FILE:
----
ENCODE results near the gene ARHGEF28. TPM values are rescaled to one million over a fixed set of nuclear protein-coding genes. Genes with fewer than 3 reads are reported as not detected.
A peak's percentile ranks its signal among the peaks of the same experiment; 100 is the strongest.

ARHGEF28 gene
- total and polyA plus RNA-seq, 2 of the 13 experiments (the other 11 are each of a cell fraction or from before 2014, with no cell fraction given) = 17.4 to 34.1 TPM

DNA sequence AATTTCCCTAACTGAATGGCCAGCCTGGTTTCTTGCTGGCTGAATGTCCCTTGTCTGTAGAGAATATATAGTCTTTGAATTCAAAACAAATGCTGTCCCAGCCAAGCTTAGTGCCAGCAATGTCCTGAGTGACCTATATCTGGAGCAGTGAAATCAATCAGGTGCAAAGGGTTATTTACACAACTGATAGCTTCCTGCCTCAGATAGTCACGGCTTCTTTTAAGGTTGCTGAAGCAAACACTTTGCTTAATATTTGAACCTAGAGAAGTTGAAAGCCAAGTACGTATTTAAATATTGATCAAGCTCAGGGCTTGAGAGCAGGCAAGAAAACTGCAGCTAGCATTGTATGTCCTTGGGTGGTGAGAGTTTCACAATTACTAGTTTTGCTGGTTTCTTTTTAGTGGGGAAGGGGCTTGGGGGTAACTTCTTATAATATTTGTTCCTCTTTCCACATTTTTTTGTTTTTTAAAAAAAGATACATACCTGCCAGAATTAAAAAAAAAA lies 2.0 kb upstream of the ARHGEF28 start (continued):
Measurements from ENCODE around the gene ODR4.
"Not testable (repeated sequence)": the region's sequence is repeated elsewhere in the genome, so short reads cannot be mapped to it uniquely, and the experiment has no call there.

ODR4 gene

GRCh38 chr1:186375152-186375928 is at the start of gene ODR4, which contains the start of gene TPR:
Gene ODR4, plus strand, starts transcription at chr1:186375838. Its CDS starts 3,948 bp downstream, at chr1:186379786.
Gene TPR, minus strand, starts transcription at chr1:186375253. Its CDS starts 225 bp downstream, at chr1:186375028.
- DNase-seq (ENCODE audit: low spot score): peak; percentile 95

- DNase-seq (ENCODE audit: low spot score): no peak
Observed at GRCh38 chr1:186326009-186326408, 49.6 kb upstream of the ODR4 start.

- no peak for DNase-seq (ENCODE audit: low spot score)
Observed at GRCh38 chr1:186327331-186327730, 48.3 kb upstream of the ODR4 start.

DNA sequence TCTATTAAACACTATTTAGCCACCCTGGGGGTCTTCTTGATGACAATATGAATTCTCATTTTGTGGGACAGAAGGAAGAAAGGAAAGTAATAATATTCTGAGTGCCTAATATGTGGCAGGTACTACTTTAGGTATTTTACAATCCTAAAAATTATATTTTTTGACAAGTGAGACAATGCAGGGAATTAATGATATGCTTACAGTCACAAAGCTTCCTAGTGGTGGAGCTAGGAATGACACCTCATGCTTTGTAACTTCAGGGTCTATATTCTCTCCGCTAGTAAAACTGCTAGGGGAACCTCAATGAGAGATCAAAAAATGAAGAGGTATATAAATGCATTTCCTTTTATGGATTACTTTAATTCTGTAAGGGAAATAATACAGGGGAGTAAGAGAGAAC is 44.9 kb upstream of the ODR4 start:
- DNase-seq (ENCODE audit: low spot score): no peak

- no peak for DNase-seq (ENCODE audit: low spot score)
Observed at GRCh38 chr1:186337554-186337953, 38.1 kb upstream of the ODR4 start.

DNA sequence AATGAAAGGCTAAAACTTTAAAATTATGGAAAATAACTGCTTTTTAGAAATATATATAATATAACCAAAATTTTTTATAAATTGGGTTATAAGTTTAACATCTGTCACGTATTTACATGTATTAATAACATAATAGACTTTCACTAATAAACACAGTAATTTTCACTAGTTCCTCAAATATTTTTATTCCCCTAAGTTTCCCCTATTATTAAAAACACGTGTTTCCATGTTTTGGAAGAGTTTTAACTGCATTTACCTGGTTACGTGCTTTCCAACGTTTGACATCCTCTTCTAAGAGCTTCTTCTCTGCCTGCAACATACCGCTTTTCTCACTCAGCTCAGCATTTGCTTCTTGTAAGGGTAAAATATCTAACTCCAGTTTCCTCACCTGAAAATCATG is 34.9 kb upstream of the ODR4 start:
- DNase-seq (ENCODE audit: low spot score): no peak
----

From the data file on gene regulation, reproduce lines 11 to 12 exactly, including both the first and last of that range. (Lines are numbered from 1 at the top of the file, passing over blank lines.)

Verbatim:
Gene TPR, minus strand, starts transcription at chr1:186375253. Its CDS starts 225 bp downstream, at chr1:186375028.
- DNase-seq (ENCODE audit: low spot score): peak; percentile 95